We know that the Capitals are a well-conditioned hockey club; one need only observe two or three days of a Bruce Boudreau training camp to appreciate the premium he places on conditioning. I think what we’re seeing as games wane this season isn’t so much the Capitals running out of gas as their foes having paid too little a price early on in the Caps’ end, and feeling ‘too fresh’ in the final frame. The best way to stake a claim to controlling play in a game’s final 20 minutes is to have made an opponent pay a high price physically in the opening two periods.
The Pittsburgh Penguins lead the NHL in hits with 752, and they boast four skaters in the league’s top 30 of hitters. The Penguins are 11-1 when leading after the first period and 12-2 when leading after two. The Caps come in at 15th in the league with 539 hits, but that’s a bit deceptive as their best hitter is on their first forward line and ranks among the best in delivering impact hits in league history. Ovi ranks 44th in the league in hits. No other Capital ranks in the top 75. Shaone Morrisonn has 45 hits in 20 games and ranks 79th in the league. It says a lot that as physically imposing as Milan Jurcina is, and as fearsome as some of his hits in a Caps’ sweater have been, he’s yet to overtake Shaone Morrisonn in the thumping department. Now take a look at the Caps’ rank relative to the rest of the league when playing with leads.
There’s always some roster achilles heel for the general manager whose team has yet to reach play in June. When play resumed from the lockout at mid-decade the rebuilding Caps had plenty of weak areas — an aging vet in net (Olie Kolzig) and a young stud on left wing and a whole lot of needs everywhere else. In the past three years George McPhee has commendably bolstered all four of the Capitals’ forward lines, dramatically upgraded the starter talent and overall depth in goal, and improved the overall talent level on the blueline. But coming out of the lockout the Caps weren’t blessed by a bevy of brawny blueliners, and the entry draft since has delivered to the Caps mostly an abundance of skilled, finesse defenders and skilled forwards.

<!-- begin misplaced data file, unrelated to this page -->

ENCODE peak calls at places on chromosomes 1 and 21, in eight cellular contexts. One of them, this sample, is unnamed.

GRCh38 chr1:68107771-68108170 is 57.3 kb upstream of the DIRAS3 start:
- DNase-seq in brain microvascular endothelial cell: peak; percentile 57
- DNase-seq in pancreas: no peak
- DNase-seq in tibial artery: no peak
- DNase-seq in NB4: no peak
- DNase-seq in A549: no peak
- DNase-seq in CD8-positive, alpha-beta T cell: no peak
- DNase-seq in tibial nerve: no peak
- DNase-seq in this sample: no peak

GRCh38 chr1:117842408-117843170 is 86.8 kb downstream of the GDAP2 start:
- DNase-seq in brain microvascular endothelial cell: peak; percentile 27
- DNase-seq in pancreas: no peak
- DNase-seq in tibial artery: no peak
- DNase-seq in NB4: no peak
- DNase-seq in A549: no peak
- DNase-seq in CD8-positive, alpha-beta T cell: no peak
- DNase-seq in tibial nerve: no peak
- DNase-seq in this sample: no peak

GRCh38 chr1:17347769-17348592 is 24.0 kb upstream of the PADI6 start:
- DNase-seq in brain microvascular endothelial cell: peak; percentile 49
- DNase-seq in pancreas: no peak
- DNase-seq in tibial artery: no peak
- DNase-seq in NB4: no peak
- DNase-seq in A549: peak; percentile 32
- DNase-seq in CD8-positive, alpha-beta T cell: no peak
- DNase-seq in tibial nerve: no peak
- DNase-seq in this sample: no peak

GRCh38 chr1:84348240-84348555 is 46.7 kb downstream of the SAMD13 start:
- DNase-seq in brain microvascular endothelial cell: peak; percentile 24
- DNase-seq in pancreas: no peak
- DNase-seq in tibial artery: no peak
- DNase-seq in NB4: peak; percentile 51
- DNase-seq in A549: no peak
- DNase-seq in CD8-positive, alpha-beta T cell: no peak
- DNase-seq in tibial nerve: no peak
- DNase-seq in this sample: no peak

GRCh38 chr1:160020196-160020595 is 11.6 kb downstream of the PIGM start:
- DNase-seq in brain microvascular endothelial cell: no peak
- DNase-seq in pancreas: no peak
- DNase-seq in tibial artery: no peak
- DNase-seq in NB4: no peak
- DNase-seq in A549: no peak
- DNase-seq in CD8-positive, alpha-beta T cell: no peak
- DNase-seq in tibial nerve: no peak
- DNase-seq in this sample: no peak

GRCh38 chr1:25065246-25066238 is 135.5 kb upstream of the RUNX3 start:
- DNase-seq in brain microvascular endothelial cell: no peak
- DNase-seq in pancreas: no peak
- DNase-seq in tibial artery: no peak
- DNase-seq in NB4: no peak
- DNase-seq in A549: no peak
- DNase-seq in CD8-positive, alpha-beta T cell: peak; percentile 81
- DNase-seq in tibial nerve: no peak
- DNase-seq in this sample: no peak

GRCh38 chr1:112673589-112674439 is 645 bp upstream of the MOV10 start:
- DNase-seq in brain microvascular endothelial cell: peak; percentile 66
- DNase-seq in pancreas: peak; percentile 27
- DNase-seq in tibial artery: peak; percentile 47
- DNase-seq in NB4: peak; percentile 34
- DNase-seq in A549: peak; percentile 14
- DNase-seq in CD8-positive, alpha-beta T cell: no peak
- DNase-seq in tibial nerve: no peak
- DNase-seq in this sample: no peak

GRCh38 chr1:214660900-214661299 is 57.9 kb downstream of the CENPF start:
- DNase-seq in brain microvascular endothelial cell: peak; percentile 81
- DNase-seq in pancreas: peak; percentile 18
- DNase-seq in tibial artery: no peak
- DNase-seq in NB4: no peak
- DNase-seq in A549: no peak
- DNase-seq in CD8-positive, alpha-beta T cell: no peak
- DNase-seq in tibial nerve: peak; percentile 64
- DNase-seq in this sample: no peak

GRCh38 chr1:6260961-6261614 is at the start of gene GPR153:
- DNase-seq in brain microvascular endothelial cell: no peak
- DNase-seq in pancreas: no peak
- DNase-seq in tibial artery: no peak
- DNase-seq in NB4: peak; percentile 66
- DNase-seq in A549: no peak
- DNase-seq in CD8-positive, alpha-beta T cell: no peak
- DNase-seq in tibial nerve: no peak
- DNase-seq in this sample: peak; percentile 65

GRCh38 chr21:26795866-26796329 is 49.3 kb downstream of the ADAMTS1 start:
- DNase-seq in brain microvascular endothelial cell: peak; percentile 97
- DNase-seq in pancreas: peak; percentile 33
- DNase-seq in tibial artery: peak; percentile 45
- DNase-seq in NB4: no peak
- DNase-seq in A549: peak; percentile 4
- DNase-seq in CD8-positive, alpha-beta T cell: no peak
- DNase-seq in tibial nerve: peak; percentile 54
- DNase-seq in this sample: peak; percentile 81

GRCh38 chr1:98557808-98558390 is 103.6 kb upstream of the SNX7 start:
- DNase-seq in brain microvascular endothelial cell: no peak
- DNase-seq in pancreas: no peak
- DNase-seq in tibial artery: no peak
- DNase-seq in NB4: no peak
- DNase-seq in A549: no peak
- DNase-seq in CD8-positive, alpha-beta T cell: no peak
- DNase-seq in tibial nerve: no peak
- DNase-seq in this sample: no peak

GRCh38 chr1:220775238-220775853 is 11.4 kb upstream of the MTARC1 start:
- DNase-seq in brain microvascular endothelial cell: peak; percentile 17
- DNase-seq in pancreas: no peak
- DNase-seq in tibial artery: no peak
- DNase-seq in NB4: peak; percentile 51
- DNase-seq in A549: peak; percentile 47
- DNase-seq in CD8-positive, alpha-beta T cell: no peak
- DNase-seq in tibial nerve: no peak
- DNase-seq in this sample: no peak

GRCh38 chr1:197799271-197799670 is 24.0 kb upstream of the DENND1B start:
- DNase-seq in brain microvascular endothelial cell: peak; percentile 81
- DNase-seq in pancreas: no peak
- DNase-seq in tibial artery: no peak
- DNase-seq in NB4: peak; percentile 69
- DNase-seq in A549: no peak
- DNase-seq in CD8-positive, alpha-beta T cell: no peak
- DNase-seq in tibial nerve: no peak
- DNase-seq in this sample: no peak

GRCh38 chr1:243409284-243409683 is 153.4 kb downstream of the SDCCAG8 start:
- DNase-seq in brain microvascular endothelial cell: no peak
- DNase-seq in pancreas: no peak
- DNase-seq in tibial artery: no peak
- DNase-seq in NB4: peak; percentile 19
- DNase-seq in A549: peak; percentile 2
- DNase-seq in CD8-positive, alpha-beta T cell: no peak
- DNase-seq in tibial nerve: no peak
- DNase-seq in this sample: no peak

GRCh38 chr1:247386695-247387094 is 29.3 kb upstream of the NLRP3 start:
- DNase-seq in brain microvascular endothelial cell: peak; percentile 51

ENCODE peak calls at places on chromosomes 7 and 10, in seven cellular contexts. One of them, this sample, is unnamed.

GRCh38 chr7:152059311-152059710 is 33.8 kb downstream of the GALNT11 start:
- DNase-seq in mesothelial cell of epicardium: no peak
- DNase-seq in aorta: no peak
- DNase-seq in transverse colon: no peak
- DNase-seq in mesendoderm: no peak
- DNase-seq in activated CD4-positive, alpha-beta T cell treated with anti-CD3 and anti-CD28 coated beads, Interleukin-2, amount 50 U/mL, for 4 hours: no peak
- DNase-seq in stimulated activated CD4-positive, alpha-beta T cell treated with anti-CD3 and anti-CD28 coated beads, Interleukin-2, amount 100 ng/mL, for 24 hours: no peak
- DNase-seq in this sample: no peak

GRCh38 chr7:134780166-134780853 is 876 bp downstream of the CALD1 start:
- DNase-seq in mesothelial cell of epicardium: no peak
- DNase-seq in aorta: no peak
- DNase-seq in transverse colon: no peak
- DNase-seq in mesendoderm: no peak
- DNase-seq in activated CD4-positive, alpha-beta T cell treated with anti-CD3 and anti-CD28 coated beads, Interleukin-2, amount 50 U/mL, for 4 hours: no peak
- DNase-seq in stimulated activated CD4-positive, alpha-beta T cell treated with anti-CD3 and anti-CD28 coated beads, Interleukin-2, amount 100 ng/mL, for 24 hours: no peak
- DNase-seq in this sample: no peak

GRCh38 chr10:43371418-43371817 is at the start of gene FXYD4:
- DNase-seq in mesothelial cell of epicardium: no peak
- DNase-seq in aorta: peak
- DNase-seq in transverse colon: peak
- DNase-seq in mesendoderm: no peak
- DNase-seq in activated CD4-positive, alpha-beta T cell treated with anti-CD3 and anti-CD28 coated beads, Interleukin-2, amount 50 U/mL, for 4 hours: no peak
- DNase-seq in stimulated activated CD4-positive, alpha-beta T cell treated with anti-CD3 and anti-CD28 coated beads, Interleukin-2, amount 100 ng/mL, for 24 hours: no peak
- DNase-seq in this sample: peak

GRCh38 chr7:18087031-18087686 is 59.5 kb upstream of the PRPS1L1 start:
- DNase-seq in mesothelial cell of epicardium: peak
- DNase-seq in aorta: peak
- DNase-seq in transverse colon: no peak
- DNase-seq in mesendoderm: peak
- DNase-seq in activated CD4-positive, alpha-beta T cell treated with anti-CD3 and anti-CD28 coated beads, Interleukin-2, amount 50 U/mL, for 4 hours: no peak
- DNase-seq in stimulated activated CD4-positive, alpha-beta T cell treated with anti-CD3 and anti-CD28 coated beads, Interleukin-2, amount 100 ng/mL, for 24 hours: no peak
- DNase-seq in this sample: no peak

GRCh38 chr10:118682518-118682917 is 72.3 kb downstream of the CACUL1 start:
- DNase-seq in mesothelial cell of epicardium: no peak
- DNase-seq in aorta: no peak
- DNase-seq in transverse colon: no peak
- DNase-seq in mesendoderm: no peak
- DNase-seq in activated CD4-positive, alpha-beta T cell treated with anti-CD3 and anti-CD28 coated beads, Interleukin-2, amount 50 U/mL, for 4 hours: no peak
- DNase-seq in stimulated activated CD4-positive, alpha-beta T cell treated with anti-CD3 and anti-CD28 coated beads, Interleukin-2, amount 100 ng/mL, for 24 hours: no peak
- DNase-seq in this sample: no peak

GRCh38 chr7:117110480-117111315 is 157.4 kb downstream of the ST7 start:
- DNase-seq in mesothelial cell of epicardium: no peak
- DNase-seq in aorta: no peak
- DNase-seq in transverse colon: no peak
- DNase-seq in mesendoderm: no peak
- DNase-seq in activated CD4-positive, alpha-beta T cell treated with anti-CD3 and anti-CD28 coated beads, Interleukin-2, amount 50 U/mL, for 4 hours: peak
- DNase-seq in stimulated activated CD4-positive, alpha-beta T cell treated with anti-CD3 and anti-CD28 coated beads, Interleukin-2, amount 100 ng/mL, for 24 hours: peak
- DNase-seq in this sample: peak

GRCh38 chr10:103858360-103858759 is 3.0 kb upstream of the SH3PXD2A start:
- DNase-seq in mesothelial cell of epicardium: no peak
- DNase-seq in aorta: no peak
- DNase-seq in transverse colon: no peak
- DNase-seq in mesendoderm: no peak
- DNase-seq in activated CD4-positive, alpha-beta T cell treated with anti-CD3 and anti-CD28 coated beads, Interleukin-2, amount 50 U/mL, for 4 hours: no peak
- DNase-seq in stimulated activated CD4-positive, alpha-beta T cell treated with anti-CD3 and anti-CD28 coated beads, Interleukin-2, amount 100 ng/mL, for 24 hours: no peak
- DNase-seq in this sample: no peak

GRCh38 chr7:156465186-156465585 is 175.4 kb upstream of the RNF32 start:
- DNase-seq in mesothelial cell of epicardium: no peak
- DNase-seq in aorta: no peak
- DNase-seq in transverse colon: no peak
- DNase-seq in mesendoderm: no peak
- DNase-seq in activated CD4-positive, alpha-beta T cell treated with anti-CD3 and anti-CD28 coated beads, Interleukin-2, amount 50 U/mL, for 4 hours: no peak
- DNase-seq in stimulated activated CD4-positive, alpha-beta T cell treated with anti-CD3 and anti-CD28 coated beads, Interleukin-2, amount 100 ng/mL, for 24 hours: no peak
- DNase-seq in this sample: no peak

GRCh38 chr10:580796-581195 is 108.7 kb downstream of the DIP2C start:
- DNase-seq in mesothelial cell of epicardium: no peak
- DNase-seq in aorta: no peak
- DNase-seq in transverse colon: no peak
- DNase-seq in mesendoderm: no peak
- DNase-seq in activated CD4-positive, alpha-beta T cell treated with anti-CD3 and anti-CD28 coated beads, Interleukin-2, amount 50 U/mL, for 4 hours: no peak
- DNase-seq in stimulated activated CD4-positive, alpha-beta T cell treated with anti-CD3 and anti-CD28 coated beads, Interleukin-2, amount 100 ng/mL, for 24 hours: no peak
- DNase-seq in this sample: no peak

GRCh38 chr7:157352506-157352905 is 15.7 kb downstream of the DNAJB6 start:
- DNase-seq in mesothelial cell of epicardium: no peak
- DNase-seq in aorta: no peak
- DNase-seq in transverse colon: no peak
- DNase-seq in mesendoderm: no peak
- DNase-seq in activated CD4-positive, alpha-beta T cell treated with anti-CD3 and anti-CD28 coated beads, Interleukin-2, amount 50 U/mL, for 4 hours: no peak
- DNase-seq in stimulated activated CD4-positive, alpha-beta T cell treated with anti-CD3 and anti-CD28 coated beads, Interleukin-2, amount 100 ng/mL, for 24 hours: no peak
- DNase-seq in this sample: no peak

The good news when it comes to bringing some black and blue to the blueline? Help is on the way. The moment John Carlson is inserted back into the Capitals’ lineup for good — the guess here is some time next spring — he instantly becomes the best hitting talent on the team’s blueline. Perhaps you thought it just good luck that he led the team in hits in his NHL debut 10 days ago. It wasn’t. The young man has elite instincts for playing the game of hockey, and they include being in position to deliver meaningful blows in his own end. Karl Alzner, while not in the same category of physical presence as Carlson, is an elite talent whose presence on the Capitals’ blueline will upgrade the unit overall.
Our ice wet dream in this regard would be some late blooming from Big Joe Finley.
This leads me to the view that there is likely only modest improvement to be hoped for in the near-term pipeline. Meaning: management would do well to use December and January as a pivotal period with which to assess the market for acquiring a grizzled piss-n-vinegar vet on the blueline. Somebody with serious snarl with which to say hello to Sidney next spring. He needn’t be exhorbitantly costly, either. Another Joe Reekie with some gas in the tank would do just fine.